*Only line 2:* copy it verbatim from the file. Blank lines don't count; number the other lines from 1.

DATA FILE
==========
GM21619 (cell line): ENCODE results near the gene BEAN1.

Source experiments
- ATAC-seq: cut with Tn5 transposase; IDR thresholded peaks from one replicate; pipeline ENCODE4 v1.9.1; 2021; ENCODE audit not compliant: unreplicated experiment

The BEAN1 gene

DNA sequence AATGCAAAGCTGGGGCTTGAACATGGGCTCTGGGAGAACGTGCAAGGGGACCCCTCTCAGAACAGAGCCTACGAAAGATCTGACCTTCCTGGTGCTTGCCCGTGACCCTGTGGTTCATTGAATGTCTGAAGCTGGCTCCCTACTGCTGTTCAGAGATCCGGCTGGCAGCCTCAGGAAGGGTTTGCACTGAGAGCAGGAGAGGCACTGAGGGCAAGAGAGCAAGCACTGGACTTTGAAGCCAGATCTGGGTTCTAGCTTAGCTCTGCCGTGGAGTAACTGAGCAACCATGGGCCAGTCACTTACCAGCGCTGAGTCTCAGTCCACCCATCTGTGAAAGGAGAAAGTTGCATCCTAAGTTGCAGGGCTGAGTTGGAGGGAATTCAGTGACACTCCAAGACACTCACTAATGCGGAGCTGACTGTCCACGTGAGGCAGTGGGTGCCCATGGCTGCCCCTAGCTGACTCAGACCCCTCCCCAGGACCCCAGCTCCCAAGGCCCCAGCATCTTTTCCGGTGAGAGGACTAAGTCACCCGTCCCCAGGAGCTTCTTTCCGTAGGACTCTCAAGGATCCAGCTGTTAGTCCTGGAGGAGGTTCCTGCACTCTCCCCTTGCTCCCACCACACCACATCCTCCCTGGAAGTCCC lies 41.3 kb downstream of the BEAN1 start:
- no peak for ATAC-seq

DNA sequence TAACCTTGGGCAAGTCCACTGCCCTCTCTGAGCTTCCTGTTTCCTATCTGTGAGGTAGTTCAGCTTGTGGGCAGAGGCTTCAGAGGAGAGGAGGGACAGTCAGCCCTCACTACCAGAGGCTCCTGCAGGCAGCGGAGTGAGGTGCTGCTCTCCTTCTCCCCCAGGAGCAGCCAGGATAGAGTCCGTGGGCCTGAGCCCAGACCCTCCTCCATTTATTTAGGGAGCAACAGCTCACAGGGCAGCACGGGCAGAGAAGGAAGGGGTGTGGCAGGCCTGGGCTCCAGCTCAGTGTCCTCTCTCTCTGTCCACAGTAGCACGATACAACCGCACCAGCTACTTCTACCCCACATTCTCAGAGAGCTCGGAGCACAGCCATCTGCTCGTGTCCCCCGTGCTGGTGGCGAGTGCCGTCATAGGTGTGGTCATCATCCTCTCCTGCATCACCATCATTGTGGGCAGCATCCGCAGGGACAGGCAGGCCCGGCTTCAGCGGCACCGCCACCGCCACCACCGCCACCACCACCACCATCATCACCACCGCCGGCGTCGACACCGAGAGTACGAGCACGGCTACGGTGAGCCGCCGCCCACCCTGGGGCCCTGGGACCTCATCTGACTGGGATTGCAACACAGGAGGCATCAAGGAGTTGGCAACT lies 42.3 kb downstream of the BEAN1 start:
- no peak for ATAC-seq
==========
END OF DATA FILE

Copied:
Source experiments